A great deal of progress has been made in reducing tobacco use among our youth. However, far too many of our kids are still making the unhealthy decision to smoke. According to a recent report from the U.S. Surgeon General’s office, today more than 600,000 middle school students and 3 million high school students smoke cigarettes. In the enlightened era in which we are raising kids today, those numbers are shockingly high.
For years, it was encouraging to hear of studies that indicated tobacco use among our kids was declining. But in the last decade, the rates of decline for cigarette smoking have slowed and the decline for using smokeless tobacco has completely stalled.
If you read my blog, the likelihood is that you have already spoken to your kids about not smoking. I applaud you for that. I encourage you to share with your friends how important youth smoking prevention is to you and remind them that parents can greatly influence whether their child will try that first cigarette, just by going on record with their child that it is not something that you would accept.
Here are some statistics, directly from the Surgeon General’s report, you may want to share:
- Cigars, especially cigarette-sized cigars, are popular with youth. One out of five high school makes smokes cigars, and cigar use appears to be increasing among other groups.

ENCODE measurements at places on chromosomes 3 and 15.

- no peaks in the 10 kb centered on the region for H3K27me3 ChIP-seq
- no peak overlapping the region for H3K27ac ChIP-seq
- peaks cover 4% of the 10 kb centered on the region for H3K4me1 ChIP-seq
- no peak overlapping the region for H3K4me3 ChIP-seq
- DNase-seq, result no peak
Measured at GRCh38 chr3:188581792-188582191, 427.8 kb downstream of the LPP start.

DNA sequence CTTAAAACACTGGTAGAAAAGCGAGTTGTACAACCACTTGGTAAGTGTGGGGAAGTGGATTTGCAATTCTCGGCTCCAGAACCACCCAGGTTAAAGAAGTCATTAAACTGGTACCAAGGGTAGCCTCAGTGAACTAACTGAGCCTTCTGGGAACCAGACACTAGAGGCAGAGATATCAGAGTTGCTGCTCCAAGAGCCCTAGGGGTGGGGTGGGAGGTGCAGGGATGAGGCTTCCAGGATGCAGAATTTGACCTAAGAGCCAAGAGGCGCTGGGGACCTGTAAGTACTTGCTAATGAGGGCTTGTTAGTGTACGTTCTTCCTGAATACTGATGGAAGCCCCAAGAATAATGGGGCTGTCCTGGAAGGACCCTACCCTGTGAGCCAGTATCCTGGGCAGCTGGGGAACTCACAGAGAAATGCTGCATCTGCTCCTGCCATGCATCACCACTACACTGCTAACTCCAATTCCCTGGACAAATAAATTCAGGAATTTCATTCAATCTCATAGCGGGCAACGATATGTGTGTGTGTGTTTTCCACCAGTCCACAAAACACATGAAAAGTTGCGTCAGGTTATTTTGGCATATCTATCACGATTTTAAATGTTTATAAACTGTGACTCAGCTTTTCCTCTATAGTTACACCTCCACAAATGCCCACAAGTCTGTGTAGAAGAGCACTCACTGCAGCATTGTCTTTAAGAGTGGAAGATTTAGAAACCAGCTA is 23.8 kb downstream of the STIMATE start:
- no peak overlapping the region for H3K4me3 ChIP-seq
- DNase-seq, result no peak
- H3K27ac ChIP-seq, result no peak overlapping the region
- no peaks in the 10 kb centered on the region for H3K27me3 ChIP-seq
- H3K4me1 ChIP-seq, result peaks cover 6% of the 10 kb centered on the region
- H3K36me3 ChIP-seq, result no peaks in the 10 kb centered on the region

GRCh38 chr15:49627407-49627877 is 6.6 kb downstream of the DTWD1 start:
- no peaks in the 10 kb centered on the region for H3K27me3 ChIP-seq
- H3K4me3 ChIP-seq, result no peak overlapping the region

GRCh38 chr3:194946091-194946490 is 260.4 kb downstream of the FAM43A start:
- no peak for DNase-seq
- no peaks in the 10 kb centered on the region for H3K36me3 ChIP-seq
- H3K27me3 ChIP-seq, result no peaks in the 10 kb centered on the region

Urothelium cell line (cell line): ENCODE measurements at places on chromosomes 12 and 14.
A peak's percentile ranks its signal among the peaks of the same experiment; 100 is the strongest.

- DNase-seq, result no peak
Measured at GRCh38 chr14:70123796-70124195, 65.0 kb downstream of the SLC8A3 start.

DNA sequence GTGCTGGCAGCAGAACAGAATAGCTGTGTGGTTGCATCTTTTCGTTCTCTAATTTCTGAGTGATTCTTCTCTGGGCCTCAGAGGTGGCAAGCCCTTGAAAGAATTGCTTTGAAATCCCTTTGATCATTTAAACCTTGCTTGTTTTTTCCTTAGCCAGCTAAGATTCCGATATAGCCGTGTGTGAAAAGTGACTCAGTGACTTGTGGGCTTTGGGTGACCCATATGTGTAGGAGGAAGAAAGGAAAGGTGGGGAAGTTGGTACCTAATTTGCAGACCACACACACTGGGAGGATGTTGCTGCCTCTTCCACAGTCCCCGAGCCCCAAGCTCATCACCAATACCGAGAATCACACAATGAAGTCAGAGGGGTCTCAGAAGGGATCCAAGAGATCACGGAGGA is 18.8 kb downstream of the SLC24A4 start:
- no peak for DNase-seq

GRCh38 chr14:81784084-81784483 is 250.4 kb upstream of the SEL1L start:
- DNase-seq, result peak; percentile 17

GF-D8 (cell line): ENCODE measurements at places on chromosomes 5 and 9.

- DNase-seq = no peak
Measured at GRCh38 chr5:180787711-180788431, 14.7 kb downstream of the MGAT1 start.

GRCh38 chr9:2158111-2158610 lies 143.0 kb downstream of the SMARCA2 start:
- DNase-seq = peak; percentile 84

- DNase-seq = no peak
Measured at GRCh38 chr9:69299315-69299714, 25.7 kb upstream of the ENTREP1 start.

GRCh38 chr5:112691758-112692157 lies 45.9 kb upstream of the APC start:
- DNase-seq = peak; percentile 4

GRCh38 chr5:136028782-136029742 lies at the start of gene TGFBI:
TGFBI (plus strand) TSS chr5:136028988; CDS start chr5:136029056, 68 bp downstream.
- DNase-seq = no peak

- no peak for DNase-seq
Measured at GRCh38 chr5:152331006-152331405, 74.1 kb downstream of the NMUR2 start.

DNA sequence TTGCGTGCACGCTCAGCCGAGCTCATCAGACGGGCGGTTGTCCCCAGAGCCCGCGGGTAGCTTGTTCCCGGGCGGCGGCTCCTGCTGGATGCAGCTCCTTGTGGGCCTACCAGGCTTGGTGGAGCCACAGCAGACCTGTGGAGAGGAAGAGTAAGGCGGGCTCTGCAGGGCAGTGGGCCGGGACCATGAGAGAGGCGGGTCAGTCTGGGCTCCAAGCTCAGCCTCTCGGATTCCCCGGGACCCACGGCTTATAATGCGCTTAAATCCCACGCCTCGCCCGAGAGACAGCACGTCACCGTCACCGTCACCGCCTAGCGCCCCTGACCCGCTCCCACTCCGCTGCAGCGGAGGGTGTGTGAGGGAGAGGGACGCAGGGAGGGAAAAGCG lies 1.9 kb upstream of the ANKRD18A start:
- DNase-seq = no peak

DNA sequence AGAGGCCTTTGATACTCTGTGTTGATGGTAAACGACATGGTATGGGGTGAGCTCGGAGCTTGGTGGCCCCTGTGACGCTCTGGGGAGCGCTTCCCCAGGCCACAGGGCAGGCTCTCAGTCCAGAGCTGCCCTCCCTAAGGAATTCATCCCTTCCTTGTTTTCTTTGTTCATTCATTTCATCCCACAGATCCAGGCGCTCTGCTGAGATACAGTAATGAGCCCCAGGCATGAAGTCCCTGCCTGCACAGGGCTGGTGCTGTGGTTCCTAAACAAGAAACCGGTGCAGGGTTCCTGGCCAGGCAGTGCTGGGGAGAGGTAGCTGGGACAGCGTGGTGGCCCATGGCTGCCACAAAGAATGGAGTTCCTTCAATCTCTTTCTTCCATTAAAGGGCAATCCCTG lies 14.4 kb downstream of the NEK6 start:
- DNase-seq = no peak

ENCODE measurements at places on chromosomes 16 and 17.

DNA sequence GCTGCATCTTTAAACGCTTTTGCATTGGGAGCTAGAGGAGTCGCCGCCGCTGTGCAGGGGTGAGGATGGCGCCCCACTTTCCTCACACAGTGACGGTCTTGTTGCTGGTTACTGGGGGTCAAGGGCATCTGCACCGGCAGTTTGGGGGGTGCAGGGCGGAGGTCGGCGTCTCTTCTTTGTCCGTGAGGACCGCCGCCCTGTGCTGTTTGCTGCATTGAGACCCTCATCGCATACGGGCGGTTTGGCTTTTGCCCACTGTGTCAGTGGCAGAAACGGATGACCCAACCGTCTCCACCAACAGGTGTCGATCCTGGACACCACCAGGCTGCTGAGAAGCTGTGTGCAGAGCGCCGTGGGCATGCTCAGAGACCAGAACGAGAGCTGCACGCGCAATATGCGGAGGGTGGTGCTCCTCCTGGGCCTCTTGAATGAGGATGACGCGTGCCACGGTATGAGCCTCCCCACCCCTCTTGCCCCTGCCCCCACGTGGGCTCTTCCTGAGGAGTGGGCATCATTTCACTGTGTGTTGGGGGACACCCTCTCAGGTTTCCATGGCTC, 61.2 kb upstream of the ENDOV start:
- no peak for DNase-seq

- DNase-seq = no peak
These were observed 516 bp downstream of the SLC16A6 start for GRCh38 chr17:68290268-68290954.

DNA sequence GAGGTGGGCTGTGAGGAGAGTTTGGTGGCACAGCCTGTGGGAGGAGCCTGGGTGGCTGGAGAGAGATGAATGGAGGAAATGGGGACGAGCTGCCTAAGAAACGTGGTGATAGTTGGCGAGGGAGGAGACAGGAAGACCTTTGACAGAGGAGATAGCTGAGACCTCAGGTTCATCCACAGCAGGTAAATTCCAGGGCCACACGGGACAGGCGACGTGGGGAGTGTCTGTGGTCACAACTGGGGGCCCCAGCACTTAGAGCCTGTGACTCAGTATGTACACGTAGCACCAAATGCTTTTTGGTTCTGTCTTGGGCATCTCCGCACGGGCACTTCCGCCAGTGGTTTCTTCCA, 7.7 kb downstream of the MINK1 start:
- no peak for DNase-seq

- Use of multiple tobacco products – including cigarettes, cigars and smokeless tobacco – is common among young people.
- Nearly nine out of 10 smokers started smoking by age 18.
- The younger a person is when he or she starts using tobacco, the more likely they’ll be addicted.
- Smoking reduces lung function and retards lung growth. Teens who smoke are not only short of breath today; they may end up as adults with lungs that will never grow to full capacity.
- Youth are sensitive to nicotine and can feel dependent earlier than adults.
- Youth who are exposed to images of smoking in movies are more likely to smoke. Those who get the most exposure to onscreen smoking are about twice as likely to begin smoking as those who get the least exposure. Images of smoking in movies have declined over the past decade; however, in 2010 nearly a third of top-grossing movies produced for children—those with ratings of G, PG, or PG-13— contained images of smoking.
Youth smoking is a battle we continue to fight. I appreciate your continued commitment to this important issue.